The journey of Willie O’Ree—the first Black man to play in the National Hockey League—is coming to the small screen. According to Deadline, ESPN has acquired the rights to a documentary that delves into how the Canadian broke racial barriers in the realm of sports.
The film, dubbed Willie, captures how the racial climate in America during the Jim Crow era affected his experience on the ice. O’Ree—who made his debut with the NHL’s Boston Bruins during the 1957-58 season—endured several racist incidents. While traveling to different venues to compete, he was taunted with racial slurs by players and fans. While playing against the Chicago Blackhawks he was physically attacked by an opponent who knocked out O’Ree’s teeth and broke his nose with a hockey stick. “I was faced with racism, bigotry, prejudice and ignorance and discrimination,” he said in a statement, according to CBS. “Every time I went to the ice I was faced with racial slurs because of my color and my brother taught me names will never hurt you unless you let them.”
Despite what he experienced on and off the ice, O’Ree persevered. He retired in 1979, but his hockey career has forever changed the landscape of the sport. O’Ree inspired several generations of hockey players that came after him including Mike Greer and Jarome Iginla. According to The Hill, the Hockey Hall of Famer became the NHL’s first diversity ambassador 24 years ago and he has helped serve over 120,000 children through the nonprofit Hockey is for Everyone.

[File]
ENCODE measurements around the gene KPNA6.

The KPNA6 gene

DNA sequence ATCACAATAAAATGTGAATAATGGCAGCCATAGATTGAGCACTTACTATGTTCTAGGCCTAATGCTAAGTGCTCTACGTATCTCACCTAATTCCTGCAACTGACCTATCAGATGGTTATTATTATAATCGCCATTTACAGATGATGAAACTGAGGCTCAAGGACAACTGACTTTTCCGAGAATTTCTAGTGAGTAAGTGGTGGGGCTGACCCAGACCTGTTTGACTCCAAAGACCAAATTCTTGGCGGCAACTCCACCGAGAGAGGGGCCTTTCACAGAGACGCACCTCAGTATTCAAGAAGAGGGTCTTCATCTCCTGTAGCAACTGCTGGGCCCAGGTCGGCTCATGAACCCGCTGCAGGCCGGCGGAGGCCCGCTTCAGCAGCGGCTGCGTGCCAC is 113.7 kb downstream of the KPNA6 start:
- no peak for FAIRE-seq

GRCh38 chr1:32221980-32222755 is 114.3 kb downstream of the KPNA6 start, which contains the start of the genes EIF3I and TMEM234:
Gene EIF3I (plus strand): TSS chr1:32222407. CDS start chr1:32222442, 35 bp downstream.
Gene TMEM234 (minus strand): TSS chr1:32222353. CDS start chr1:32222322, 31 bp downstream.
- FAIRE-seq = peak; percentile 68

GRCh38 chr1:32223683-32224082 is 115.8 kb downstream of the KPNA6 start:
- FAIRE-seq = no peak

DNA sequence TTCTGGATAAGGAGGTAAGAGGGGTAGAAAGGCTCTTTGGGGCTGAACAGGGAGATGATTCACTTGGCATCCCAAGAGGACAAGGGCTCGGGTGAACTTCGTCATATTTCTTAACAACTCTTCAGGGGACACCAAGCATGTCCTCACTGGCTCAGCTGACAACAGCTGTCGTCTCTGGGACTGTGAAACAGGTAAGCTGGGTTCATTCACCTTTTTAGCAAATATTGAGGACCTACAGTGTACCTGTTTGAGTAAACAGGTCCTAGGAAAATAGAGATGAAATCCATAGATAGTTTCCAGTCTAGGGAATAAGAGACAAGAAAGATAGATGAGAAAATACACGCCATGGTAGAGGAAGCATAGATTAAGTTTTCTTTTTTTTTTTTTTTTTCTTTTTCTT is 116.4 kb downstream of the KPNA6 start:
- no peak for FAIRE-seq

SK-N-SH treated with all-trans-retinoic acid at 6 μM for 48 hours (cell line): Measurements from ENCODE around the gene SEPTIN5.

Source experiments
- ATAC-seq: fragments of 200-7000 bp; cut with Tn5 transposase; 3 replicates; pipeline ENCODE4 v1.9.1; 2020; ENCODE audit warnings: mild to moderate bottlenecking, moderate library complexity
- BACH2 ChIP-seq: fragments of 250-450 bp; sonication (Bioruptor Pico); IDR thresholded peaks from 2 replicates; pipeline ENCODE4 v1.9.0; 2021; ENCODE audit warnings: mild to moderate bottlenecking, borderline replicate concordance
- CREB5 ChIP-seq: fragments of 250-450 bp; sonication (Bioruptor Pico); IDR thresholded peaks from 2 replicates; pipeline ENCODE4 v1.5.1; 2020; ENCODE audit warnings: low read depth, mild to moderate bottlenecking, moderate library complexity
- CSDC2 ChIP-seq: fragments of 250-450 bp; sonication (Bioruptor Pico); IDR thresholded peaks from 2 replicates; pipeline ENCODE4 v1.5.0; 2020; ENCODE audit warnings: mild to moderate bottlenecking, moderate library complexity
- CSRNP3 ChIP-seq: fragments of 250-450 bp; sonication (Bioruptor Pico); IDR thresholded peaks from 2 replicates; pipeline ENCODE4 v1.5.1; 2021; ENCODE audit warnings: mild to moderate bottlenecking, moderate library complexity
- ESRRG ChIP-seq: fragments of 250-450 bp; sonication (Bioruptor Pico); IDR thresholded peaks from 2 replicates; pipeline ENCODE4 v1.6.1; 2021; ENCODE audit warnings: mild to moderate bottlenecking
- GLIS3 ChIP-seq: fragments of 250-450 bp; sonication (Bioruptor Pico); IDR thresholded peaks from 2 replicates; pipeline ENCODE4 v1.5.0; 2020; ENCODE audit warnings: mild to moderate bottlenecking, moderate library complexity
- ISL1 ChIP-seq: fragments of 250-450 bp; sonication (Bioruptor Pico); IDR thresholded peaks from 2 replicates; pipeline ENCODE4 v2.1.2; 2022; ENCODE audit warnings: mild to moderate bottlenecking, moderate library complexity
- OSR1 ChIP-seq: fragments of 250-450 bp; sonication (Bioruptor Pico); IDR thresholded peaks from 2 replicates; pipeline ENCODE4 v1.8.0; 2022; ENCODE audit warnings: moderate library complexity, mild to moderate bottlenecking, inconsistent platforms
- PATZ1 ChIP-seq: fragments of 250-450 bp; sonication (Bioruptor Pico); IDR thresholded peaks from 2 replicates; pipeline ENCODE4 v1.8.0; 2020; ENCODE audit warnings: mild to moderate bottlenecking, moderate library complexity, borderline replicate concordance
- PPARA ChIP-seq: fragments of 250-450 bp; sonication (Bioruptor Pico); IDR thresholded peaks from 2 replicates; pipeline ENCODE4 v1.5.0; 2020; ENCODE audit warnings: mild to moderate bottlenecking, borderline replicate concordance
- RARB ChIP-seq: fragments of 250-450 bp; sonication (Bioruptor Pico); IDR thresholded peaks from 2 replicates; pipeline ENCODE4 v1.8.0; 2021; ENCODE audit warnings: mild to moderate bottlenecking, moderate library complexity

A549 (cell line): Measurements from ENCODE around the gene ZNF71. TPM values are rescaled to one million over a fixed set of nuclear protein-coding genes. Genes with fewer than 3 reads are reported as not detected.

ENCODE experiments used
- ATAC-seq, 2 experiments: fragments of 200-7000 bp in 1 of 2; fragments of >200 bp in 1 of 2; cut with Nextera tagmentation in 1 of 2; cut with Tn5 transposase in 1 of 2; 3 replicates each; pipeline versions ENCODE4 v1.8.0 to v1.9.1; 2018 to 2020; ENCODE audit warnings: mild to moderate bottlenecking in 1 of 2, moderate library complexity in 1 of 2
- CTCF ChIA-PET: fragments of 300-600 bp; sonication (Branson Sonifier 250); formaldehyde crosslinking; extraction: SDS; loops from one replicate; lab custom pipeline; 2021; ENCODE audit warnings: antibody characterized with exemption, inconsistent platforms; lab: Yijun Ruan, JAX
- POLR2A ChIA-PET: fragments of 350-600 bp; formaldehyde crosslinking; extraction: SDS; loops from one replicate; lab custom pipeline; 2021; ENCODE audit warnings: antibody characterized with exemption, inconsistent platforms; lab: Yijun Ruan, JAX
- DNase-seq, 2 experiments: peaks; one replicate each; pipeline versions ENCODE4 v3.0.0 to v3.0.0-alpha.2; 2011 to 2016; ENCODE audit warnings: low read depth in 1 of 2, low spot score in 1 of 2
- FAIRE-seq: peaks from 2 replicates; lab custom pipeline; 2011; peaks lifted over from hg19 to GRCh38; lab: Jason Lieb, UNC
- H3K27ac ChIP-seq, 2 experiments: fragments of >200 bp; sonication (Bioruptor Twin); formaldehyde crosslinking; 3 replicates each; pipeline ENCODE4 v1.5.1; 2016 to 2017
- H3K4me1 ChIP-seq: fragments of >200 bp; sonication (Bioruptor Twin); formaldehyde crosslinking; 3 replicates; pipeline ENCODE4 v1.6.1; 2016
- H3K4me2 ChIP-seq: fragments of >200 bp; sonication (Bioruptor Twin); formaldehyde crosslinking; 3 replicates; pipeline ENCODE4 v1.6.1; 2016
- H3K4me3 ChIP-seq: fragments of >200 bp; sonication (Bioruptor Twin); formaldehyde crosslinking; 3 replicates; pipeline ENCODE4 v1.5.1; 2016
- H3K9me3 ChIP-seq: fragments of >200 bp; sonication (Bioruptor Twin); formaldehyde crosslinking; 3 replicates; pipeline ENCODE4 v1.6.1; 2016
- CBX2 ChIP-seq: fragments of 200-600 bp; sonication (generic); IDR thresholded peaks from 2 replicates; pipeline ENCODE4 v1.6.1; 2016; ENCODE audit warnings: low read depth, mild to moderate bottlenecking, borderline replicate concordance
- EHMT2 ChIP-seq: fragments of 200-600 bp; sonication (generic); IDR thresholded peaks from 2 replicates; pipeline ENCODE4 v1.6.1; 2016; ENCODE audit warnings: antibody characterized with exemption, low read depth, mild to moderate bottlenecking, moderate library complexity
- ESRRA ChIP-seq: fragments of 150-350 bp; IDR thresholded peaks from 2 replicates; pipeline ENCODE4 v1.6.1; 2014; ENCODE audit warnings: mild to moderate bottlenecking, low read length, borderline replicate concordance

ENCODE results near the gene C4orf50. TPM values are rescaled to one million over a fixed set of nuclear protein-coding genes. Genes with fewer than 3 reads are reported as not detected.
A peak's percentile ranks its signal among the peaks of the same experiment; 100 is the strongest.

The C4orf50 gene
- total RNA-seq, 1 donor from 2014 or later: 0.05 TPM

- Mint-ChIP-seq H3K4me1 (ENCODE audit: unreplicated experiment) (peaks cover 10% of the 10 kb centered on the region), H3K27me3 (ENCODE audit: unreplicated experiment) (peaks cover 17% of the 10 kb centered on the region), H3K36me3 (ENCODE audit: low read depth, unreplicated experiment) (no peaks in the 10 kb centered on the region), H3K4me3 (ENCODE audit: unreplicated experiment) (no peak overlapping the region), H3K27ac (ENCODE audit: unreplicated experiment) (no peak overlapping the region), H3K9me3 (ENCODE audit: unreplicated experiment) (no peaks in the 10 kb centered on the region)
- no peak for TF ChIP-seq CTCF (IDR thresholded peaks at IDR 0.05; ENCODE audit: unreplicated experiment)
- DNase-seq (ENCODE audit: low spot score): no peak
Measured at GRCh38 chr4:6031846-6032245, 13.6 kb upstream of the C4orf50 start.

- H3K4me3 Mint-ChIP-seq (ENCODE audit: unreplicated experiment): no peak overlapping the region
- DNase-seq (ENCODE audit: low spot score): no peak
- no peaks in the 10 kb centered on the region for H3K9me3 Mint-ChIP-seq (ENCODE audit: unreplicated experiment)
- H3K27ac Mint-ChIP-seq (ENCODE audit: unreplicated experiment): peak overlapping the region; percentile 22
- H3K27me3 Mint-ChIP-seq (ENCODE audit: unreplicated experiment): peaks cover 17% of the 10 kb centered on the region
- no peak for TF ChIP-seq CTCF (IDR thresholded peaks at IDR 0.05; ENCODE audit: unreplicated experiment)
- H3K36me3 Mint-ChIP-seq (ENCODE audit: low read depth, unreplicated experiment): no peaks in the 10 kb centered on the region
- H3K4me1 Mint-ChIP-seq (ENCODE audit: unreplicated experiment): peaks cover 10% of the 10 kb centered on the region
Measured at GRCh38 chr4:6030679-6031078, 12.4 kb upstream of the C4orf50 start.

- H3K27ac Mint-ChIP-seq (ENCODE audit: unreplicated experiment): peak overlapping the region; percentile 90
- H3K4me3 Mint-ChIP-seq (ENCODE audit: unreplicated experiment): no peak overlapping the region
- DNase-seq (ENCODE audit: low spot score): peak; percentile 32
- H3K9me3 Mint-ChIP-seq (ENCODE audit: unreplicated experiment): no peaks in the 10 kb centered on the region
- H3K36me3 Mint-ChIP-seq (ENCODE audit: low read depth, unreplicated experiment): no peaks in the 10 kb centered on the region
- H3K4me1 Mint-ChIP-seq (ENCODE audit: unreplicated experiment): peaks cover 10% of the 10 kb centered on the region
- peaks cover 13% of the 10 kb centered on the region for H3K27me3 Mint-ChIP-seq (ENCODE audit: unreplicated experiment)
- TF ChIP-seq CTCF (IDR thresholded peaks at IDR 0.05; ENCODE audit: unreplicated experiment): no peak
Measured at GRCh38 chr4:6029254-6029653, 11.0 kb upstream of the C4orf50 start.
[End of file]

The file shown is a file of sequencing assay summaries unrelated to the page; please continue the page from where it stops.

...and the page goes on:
“While Willie’s dedication to the sport of hockey and to helping others has helped so many already, our hope is that this partnership with ESPN will ensure that his work has generational impact across the sports world and beyond,” said Bryant McBride, who served as the film’s producer.
The film is slated to make its television debut on ESPN2 on February 17.